Math After-school Programs Pay Off, But…

Math After-school Programs Pay Off

Finding the right way to support your child’s math learning outside of school is particularly difficult.

You might be looking at summer camps or perhaps even an online math program because your child is struggling to keep up with age-related expectation, or because you think they need further challenge to make the most of an innate talent. Or maybe your child needs coaching for an admissions test.

Whatever your motivations, choosing the right environment for this extra help is tough.

There are many reasons for this. Your child is an individual and as such, all children are different; they have a diverse range of behaviors, motivations, abilities, and concentration spans. Different learning styles suit different children, too. It may be that there’s only a very particular area such as shape and space, or fractions that your child needs to address. There are so many factors to consider.

On top of all this, math program providers make different promises. Between them, they use an array of curriculums and teaching styles. They operate their classes at different times and places. These are all factors to consider, too.

Ultimately, you want your child to enjoy the program you choose, but you also want to be certain it’s going to have a positive impact on their achievement. It’s certainly a tricky balance to achieve.

Here are five tips to help you choose the right camp or program for your child:

1.     Don’t underestimate the popularity of a camp or class

Parents, as you know, are a difficult bunch to satisfy, and only accept the best when it comes to their child’s education. So if a camp is particularly hard to get a place at, or there’s a lengthy waiting list, then it means there are a lot of satisfied parents sending their children there.

Word-of-mouth recommendations and online testimonials can be useful for seeking out quality providers, too.

Don’t be disheartened if favorable providers seem to be completely full. Families moving away or children graduating from programs can open up spaces, or it may be they could be about to expand their provision due to popularity.

2.     Ask about the Initial Testing Procedure

Look for a program that comprehensively tests and maps your child’s ability in all areas of math, rather than just using their school grades or a basic score. While this extra testing may seem tough on your child, it does mean that the provider is well-equipped to ensure your child gets the right provision that is targeted to their needs.

However, it is one thing for a provider to have this knowledge, and another to use it. Ask potential choices to demonstrate practically how they differentiate their teaching to suit the different learning capabilities of children in their classes.

3.     Try to match your child’s learning style with the right program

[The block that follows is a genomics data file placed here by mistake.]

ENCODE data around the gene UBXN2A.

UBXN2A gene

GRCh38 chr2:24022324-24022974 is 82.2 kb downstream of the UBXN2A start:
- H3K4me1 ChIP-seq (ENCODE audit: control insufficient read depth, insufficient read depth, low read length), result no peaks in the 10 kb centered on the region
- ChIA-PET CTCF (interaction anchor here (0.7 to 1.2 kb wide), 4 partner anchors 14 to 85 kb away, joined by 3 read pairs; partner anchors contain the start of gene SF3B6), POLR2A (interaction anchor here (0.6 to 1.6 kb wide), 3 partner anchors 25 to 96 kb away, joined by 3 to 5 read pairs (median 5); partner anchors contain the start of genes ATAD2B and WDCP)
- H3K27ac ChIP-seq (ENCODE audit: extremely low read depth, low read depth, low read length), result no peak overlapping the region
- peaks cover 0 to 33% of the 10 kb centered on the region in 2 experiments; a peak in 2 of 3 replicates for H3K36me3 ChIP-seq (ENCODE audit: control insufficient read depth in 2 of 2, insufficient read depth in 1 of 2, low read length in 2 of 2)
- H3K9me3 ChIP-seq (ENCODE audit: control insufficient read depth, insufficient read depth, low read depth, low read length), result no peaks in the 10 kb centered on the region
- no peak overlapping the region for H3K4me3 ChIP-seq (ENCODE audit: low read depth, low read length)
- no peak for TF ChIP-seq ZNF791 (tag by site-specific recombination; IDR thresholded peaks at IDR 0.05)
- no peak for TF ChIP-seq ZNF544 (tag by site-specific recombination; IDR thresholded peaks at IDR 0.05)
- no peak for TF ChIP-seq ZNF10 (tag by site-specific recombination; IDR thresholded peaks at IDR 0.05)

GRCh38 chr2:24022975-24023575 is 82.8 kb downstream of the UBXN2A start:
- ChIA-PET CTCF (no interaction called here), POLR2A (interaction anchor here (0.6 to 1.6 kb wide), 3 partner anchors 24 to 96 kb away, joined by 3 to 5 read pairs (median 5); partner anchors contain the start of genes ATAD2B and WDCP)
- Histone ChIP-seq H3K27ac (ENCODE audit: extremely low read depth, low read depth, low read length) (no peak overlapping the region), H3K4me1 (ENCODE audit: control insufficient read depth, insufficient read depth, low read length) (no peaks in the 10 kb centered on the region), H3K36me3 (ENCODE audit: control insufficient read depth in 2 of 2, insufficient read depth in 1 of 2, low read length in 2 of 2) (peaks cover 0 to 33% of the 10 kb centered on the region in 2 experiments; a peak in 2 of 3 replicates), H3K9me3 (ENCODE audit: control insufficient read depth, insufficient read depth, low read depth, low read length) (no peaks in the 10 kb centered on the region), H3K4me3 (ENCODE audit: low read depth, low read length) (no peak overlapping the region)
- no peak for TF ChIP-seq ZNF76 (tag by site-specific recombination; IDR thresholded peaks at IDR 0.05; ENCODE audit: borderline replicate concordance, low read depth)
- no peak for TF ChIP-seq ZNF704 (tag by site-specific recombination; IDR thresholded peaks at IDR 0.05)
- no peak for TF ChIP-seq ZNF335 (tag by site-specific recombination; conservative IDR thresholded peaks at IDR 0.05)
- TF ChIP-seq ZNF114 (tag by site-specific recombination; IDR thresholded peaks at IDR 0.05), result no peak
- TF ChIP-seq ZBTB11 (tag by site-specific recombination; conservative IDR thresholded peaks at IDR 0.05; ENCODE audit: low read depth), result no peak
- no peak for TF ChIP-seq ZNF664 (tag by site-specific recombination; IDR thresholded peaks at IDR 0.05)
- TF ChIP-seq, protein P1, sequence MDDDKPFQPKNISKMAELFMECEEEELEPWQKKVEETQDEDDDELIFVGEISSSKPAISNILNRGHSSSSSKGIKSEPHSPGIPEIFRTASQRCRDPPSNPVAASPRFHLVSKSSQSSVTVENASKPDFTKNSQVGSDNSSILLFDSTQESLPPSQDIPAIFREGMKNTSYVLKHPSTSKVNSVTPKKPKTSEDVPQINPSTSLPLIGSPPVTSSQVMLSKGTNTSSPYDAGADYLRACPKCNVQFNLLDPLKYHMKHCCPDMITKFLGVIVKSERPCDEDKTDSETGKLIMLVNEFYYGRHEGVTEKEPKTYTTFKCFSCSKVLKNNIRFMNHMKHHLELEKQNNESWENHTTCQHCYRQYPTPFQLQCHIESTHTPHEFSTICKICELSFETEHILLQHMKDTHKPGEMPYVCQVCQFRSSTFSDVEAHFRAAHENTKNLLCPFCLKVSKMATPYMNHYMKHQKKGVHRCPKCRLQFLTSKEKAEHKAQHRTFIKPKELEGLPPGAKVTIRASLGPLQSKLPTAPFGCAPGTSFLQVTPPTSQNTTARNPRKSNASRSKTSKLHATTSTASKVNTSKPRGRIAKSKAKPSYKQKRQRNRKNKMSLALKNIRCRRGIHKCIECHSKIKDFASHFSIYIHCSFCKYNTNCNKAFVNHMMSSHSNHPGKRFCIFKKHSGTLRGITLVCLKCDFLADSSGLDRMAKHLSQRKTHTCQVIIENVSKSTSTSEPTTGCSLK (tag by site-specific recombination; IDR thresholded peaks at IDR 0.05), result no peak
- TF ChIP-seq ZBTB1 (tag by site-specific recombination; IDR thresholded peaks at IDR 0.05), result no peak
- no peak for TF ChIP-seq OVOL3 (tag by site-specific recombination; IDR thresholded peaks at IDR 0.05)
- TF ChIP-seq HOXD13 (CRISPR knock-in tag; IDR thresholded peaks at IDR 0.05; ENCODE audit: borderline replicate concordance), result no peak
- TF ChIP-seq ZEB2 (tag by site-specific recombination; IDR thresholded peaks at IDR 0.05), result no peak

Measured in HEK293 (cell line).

The ways through which we best take on new information and learn new skills vary greatly from person to person.

Educational research has shown that there are distinct learning styles:

  • Auditory learners prefer to hear information and take part in dialogue
  • Visual learners learn through looking at images, charts and video
  • Kinesthetic learners prefer hands-on learning that involves multiple senses
  • Read/write learners prefer text over listening to information

For an individual, there may be a strong bias to one particular learning style. If your child is struggling at school, it may be that the needs of their predominant learning style are not being met.

From talking to your child and to their previous teachers, you probably have some idea of how they prefer to learn.

When choosing a math camp or course, it’s important to examine the how the lessons will be structured and taught to be certain that the teaching style will match your child’s learning style.

If in any doubt, any good education provider will help you to identify this.

4.     Look at Communication Policies

It’s going to be important that you receive feedback on your child’s progress. Different math class providers will have different policies for how this works.

You need to know how often you will hear from your child’s teacher, in what format it will be, and how often you can expect to have the opportunity for an in-depth conversation with regards to your child’s progress.

Be sure you have this clear before you sign up to avoid any misunderstanding.

5.     Include Your Child in the Process of Choosing

Lastly, once you have a firm shortlist of options, ask for your child’s input.

Your child knows better than anyone what they enjoy. They know when they feel confident they are making progress, so trust their judgment. Ask them to explain the reasons behind their first choice as best they can.

Although it feels like a lot of responsibility to give your child, an element of trust is vital. A child who has some say in the decision is generally more motivated and positive than a child who is dictated to.

 

Author Bio:

Maloy Burman is the Chief Executive Officer and Managing Director of Premier Genie FZ LLC. He is responsible for driving Premier Genie into a leadership position in STEM (Science, Technology, Engineering and Mathematics) Education space in Asia, Middle East and Africa and building a solid brand value. Premier Genie is currently running 5 centers in Dubai and 5 centers in India with a goal to multiply that over the next 5 years.

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